5

I have a file that has this format

[ 2014/05/01 10:48:26 | 13963 | DEBUG ] It took 11.16837501525879 seconds to complete the process

So I have thousands of lines like this and I would like to "extract" the 11.16837501525879 part
I tried:

 sed -e 's/^.* (\d+\.\d*)/\1/g' logfile.txt > out.txt  

but I get:

sed: -e expression #1, char 21: invalid reference \1 on `s' command's RHS  

What can I do here?

0
8

sed uses Basic Regular Expressions by default and BREs don't know about \d. Here are some other approaches:

  1. sed

    sed -r 's/.* ([0-9]+\.*[0-9]*).*?/\1/' logfile.txt > outfile.txt
    

    The -r is needed to avoid having to escape the parentheses.

  2. perl

    perl -pe 's/.* (\d+\.*\d*).*/$1/' logfile.txt > outfile.txt
    
  3. grep

    grep -Po '.* \K\d+\.*\d*' logfile.txt > outfile.txt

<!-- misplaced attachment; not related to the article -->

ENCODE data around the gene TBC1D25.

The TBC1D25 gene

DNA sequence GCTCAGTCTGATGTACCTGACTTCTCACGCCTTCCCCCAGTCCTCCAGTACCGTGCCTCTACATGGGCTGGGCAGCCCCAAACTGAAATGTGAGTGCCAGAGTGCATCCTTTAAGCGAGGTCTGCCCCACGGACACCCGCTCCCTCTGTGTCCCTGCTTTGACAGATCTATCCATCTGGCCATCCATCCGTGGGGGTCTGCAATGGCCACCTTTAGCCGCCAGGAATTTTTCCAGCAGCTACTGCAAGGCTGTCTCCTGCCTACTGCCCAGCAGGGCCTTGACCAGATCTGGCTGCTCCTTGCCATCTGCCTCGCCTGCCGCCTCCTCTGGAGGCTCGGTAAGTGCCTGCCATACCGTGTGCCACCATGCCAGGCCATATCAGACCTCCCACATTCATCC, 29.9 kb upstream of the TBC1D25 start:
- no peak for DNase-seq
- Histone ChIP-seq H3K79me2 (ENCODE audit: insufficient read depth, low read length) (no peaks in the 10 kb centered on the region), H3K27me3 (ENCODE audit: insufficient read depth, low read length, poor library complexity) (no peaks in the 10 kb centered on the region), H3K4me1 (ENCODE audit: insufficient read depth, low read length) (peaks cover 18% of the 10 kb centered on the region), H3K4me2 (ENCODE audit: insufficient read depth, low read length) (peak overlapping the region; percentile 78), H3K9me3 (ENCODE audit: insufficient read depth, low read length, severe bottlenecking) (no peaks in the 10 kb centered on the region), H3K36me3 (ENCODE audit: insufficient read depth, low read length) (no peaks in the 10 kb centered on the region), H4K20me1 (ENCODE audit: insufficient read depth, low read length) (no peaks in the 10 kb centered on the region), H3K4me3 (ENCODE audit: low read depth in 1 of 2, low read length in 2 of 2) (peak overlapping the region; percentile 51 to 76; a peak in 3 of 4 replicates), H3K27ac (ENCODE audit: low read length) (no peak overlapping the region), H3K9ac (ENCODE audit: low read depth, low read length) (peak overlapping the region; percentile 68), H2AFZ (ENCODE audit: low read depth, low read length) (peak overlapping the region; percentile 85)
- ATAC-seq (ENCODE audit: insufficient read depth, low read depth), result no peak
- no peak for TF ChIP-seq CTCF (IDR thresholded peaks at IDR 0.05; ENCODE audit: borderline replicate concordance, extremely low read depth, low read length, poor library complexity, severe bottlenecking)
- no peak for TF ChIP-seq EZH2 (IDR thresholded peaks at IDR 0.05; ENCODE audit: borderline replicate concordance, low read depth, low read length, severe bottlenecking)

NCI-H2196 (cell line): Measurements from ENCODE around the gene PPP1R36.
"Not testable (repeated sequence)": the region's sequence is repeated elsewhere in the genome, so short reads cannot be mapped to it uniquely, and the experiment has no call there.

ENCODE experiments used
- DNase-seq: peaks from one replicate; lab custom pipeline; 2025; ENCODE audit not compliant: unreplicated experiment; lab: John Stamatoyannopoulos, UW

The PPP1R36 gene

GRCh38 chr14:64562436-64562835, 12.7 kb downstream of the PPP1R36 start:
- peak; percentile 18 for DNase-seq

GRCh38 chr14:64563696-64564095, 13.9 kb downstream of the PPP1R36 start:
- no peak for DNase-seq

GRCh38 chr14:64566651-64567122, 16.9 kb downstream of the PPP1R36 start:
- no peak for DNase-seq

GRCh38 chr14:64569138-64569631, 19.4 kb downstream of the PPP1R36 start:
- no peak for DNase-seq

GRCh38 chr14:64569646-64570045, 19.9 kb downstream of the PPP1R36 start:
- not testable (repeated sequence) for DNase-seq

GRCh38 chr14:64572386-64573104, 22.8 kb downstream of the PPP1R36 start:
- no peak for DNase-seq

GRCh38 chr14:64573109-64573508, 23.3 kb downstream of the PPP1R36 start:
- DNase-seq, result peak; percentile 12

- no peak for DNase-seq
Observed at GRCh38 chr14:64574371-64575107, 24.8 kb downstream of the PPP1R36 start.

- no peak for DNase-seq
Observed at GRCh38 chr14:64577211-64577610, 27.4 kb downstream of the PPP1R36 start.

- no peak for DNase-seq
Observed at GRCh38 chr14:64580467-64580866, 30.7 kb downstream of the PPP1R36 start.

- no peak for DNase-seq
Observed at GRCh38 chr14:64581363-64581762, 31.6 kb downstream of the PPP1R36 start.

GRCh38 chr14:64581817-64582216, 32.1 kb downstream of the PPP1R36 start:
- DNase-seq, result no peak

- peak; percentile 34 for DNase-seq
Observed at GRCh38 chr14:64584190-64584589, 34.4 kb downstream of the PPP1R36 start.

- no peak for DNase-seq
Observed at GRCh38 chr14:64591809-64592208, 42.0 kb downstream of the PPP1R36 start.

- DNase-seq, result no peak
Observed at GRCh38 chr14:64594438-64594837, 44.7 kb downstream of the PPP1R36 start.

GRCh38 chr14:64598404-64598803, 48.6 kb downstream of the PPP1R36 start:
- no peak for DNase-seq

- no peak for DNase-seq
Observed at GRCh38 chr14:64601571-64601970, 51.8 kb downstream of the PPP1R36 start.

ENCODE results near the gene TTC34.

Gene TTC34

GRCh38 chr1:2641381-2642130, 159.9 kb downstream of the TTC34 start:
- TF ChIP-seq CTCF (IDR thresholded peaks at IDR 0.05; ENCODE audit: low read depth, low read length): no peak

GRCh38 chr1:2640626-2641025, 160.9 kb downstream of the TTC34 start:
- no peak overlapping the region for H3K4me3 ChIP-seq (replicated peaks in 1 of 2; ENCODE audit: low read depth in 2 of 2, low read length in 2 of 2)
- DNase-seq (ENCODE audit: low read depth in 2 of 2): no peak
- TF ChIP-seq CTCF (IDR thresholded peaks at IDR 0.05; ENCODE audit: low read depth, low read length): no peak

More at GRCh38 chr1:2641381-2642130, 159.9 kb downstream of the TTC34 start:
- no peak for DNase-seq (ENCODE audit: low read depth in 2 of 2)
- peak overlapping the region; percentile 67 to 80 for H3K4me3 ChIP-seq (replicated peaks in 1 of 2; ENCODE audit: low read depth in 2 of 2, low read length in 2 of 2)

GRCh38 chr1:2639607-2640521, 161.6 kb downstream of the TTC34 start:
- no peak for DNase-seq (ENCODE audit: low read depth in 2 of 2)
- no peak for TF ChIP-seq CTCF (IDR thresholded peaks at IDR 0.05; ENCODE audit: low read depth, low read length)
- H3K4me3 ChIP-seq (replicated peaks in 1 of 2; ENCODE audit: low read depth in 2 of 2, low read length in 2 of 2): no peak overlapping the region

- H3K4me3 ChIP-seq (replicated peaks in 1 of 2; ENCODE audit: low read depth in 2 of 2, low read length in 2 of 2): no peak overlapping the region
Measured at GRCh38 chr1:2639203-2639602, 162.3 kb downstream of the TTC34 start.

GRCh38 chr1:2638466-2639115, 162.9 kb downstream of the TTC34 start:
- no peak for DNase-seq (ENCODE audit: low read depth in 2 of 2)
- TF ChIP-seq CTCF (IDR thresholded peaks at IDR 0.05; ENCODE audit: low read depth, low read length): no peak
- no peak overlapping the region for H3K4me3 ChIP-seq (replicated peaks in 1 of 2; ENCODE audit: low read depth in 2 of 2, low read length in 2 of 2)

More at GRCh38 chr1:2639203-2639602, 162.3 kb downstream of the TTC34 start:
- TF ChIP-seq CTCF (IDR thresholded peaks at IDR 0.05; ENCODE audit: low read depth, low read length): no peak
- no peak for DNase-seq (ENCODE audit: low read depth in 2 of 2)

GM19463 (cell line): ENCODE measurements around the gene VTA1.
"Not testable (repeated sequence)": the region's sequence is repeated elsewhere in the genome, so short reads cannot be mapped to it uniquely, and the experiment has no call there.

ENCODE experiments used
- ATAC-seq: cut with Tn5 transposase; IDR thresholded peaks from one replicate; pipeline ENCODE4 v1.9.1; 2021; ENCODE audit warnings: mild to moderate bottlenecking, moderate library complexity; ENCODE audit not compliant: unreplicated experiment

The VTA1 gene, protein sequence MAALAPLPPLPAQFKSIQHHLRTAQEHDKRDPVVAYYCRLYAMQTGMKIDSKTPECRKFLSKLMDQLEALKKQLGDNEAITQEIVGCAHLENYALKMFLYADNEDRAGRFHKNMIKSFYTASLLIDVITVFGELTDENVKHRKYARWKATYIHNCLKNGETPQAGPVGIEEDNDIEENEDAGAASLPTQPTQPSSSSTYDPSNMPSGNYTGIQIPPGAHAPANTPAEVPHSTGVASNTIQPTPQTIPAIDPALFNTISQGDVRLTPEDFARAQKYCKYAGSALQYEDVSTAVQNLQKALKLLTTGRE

These all use your basic approach, which fill find all sets of digits in the line that are preceded by a space. Depending on how many sets of numbers can appear on the line, if your input lines are always of the format you show, a safer approach would be:

grep -Po 'took \K\d+\.*\d*' logfile.txt 
2
  • Actually, without /g this will find the last set of digits preceded by a space. The grepone is the one that will find them all.
    – Joseph R.
    May 2 '14 at 14:44
  • @JosephR. yes, even with the g it will not do what the OP wanted, hence the grep one.
    – terdon
    May 2 '14 at 14:58
4

Grouping parentheses must be backslashed in sed. Also, sed doesn't support \d. Moreover, you should also remove the words after the number:

sed -e 's/^.* \([0-9]\+\.[0-9]*\) .*/\1/g'

BTW, are you sure the dot is always present, but the decimal numbers are optional? 12. doesn't seem as an expected value.

3
  • It worked +1! BTW what does -e do then if I need to escape everything?
    – Jim
    May 2 '14 at 12:43
  • If the decimal were optional then sed -e 's/.*took \([0-9.]*\).*/\1/g' would work well.
    – doneal24
    May 2 '14 at 12:44
  • @Jim: Nothing. That's why you can omit it in some versions of sed. Also, some versions support -r in which you don't have to backslash () and + etc.
    – choroba
    May 2 '14 at 12:45
0

You could use awk to print the 11th column.

awk '{ print $11 }' logfile.txt > output

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